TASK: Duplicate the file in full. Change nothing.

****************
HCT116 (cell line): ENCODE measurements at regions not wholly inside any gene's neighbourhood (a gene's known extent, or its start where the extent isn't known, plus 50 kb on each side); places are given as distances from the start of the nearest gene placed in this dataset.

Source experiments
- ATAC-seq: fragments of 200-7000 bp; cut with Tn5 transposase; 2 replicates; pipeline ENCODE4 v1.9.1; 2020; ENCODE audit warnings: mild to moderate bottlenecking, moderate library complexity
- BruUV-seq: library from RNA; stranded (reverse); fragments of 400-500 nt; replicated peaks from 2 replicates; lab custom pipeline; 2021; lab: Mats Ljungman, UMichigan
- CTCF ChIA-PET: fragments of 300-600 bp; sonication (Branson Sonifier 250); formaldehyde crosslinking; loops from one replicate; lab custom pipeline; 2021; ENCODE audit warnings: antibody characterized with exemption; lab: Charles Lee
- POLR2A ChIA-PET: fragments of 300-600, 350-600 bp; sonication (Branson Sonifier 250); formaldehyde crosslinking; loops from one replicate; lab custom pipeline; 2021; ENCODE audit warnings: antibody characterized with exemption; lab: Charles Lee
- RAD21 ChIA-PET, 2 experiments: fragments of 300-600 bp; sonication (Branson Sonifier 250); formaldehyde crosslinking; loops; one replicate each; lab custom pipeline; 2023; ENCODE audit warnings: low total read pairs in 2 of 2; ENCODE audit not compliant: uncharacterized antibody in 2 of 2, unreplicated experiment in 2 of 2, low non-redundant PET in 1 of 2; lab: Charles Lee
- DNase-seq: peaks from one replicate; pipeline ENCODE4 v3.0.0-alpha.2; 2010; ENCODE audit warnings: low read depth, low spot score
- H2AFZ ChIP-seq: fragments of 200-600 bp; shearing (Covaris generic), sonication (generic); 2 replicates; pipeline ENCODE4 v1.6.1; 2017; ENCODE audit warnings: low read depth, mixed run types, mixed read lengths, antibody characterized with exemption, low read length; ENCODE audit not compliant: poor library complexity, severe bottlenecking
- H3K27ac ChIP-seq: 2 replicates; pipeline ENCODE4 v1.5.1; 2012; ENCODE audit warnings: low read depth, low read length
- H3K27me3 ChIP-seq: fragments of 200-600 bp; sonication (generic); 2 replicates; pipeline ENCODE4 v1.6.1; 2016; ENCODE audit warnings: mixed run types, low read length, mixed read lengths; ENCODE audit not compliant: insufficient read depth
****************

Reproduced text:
HCT116 (cell line): ENCODE measurements at regions not wholly inside any gene's neighbourhood (a gene's known extent, or its start where the extent isn't known, plus 50 kb on each side); places are given as distances from the start of the nearest gene placed in this dataset.

Source experiments
- ATAC-seq: fragments of 200-7000 bp; cut with Tn5 transposase; 2 replicates; pipeline ENCODE4 v1.9.1; 2020; ENCODE audit warnings: mild to moderate bottlenecking, moderate library complexity
- BruUV-seq: library from RNA; stranded (reverse); fragments of 400-500 nt; replicated peaks from 2 replicates; lab custom pipeline; 2021; lab: Mats Ljungman, UMichigan
- CTCF ChIA-PET: fragments of 300-600 bp; sonication (Branson Sonifier 250); formaldehyde crosslinking; loops from one replicate; lab custom pipeline; 2021; ENCODE audit warnings: antibody characterized with exemption; lab: Charles Lee
- POLR2A ChIA-PET: fragments of 300-600, 350-600 bp; sonication (Branson Sonifier 250); formaldehyde crosslinking; loops from one replicate; lab custom pipeline; 2021; ENCODE audit warnings: antibody characterized with exemption; lab: Charles Lee
- RAD21 ChIA-PET, 2 experiments: fragments of 300-600 bp; sonication (Branson Sonifier 250); formaldehyde crosslinking; loops; one replicate each; lab custom pipeline; 2023; ENCODE audit warnings: low total read pairs in 2 of 2; ENCODE audit not compliant: uncharacterized antibody in 2 of 2, unreplicated experiment in 2 of 2, low non-redundant PET in 1 of 2; lab: Charles Lee
- DNase-seq: peaks from one replicate; pipeline ENCODE4 v3.0.0-alpha.2; 2010; ENCODE audit warnings: low read depth, low spot score
- H2AFZ ChIP-seq: fragments of 200-600 bp; shearing (Covaris generic), sonication (generic); 2 replicates; pipeline ENCODE4 v1.6.1; 2017; ENCODE audit warnings: low read depth, mixed run types, mixed read lengths, antibody characterized with exemption, low read length; ENCODE audit not compliant: poor library complexity, severe bottlenecking
- H3K27ac ChIP-seq: 2 replicates; pipeline ENCODE4 v1.5.1; 2012; ENCODE audit warnings: low read depth, low read length
- H3K27me3 ChIP-seq: fragments of 200-600 bp; sonication (generic); 2 replicates; pipeline ENCODE4 v1.6.1; 2016; ENCODE audit warnings: mixed run types, low read length, mixed read lengths; ENCODE audit not compliant: insufficient read depth